Some good things to look forward to in 2011: Joseph Glatthaar, Soldiering in the Army of Northern Virginia: A Statistical Portrait of the Troops Who Served Under Robert E. Lee (University of North Carolina Press); David S. Reynolds, Mightier Than the Sword: Uncle Tom’s Cabin and the Battle for America (Norton); James Marten, Sing Not War: The Lives of Union and Confederate Veterans in Gilded Age America (University of North Carolina Press); Wallace Hettle, Inventing Stonewall Jackson: A Civil War Hero in History and Memory (Louisiana State University Press); Brooks Simpson, The Civil War in the East: A Reassessment (Praeger); Gary W. Gallagher, The Union War (Harvard University Press); David Goldfield, America Aflame: How the Civil War Created a Nation (Bloomsbury Press).
John Hennessy has an incredibly thought provoking post up over at Frederickburg Remembered, which addresses the challenges of “portraying violence” in public history. No one is better positioned to speak on such a subject:
Having worked on or with battle sites for much of my career (which seems impossibly long these days), there is no denying the temptation to use examples of violence in public programs. Nothing gets the attention of an audience faster than the description of a horrific death or a sanguine landscape in battle’s aftermath. But, do such things really help us get our listeners to a place of greater understanding? Or are we merely indulging our own and our visitors’ morbid curiosity?
As a history teacher, who offers an entire elective on the Civil War, I can relate to the temptation that John describes. I constantly struggle with this question when discussing battles and the experiences of the common soldiers. My biggest problem is a strong belief that having never experienced a battlefield/combat I am simply not qualified to give voice to it. I usually feel like an impostor when doing so. There are a few movies that I’ve used with some success in trying to give life to a Civil War battlefield, but even here I am uncomfortable rendering any kind of judgment as to their accuracy. I often wonder what my students are thinking when watching these scenes. Is it simply entertainment? Are they glorifying the event and thus minimizing the true brutality that it attempts to represent? And I wonder, as John does, whether I am feeding my students’ “morbid curiosity.”
This is not to suggest that I steer clear entirely from the subject either; rather, I almost always allow the soldiers to speak for themselves along with utilizing other primary sources such as photographs. The letters offer windows into an experience that most of us will thankfully never have to encounter. My students will have their own emotional response following the reading of a letter or the viewing of a photograph. As a teacher I do my best to guide them intellectually to a place where they can achieve some level of understanding that they can take with them after they leave the course. Even that level of understanding must be student driven. And in a democratic nation it is essential that we do our best to understand and appreciate the consequences of war for the individuals involved and the nation as a whole. Most of us sailed through the last 8 years of war without having to pay much attention at all. My students were certainly not engaged.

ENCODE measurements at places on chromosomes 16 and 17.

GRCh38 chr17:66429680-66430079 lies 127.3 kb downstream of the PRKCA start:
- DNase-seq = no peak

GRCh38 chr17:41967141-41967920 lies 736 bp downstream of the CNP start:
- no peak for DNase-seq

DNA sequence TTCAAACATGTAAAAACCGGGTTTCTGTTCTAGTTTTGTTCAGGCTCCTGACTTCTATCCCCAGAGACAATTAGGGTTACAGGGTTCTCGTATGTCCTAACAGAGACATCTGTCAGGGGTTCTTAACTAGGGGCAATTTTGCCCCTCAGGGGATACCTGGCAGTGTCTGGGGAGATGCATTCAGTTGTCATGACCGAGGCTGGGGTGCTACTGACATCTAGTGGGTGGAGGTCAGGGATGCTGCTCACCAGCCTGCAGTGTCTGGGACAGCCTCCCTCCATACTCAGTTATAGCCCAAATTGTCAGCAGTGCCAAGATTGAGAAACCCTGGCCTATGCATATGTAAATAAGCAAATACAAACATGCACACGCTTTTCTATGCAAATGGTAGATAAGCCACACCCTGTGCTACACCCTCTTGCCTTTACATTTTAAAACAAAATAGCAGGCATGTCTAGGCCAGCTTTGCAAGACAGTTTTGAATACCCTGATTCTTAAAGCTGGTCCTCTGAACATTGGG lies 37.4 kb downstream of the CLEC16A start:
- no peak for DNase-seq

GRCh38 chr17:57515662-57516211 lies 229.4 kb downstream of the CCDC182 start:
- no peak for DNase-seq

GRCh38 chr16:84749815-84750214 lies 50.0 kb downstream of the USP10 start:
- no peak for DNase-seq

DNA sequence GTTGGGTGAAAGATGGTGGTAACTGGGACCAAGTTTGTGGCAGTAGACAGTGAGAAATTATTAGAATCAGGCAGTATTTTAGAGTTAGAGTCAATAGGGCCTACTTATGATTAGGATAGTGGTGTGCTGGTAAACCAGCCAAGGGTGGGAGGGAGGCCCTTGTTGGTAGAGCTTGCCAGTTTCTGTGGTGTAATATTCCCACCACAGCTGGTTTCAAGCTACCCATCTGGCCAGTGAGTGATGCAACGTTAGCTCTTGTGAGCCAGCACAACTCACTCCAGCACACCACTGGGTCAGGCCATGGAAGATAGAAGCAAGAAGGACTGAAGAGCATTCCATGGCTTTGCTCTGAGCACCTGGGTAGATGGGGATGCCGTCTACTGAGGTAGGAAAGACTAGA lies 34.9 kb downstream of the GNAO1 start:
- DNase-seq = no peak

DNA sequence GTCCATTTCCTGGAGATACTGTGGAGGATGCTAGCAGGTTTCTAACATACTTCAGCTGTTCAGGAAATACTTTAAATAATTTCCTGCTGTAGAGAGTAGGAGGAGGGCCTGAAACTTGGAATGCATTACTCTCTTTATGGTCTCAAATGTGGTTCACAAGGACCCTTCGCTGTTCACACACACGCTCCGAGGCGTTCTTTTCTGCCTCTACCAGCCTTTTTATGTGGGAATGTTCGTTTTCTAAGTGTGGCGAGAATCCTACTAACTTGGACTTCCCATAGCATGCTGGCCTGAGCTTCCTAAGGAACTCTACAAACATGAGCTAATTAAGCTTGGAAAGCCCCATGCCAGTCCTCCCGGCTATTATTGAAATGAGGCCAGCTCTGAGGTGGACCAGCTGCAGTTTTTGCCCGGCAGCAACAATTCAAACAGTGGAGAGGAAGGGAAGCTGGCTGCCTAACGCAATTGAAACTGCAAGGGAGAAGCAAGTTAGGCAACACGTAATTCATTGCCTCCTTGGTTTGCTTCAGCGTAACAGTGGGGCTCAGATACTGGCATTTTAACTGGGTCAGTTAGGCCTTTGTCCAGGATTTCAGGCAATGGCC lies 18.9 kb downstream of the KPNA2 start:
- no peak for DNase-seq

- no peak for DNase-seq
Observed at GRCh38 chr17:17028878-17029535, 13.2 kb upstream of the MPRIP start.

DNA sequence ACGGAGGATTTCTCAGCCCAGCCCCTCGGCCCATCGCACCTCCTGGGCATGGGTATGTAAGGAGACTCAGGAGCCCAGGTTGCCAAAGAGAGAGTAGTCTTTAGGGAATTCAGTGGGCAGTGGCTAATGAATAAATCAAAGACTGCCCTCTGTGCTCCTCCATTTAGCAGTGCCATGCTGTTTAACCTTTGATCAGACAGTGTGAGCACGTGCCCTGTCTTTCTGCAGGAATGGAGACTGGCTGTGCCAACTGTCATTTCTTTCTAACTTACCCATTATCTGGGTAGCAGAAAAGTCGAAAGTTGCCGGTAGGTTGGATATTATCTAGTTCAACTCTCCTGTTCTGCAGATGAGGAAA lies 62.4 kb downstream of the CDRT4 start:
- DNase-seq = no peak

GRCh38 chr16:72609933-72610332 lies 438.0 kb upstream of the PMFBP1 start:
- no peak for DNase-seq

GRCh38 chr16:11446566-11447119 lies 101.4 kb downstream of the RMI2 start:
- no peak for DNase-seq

But isn’t that the danger here? As skeptical as I am about my ability to properly teach the subject of war isn’t the failure to do so to be left with a generation that is simply unprepared to think critically or emotionally about the consequences of war?
Anyway, head on over to John’s site for a much more interesting discussion.
Congratulations to John Hennessy of the NPS and Sara Poore of the Fredericksburg Area Museum for organizing a wonderful event yesterday that included a rare opportunity to tour the grounds of Brompton as well as listen to historians George Rable and William Freehling. More than 600 people attended the event at the historic Fredericksburg Baptist Church, which is quite an accomplishment given the beautiful weather as well as the subject. Read John’s thoughts about the day’s proceedings at Fredericksburg Remembered. John and Sara are two of the hardest working public historians in the business and I hope that the people of Fredericksburg appreciate their commitment to organizing programs for the local community that are both entertaining and educational.
One of the more interesting moments took place during the Q&A following John’s talk on the secession debate that took place in Fredericksburg. A member of the audience suggested that the lack of slave rebellions during the antebellum period suggested to him that slaves may have, in fact been content. No surprise that John handled the question directly and with the sensitivity that it deserved. What surprised me, however, was that after John finished with his response a large percentage of the audience clapped. The response suggests that these questions are no longer appropriate to ask. Yes, we can have serious discussions about the complexity of the master-slave relationship, but thankfully we seem to have moved beyond being able to suggest that people were content being slaves.
Thanks to everyone involved for organizing this event.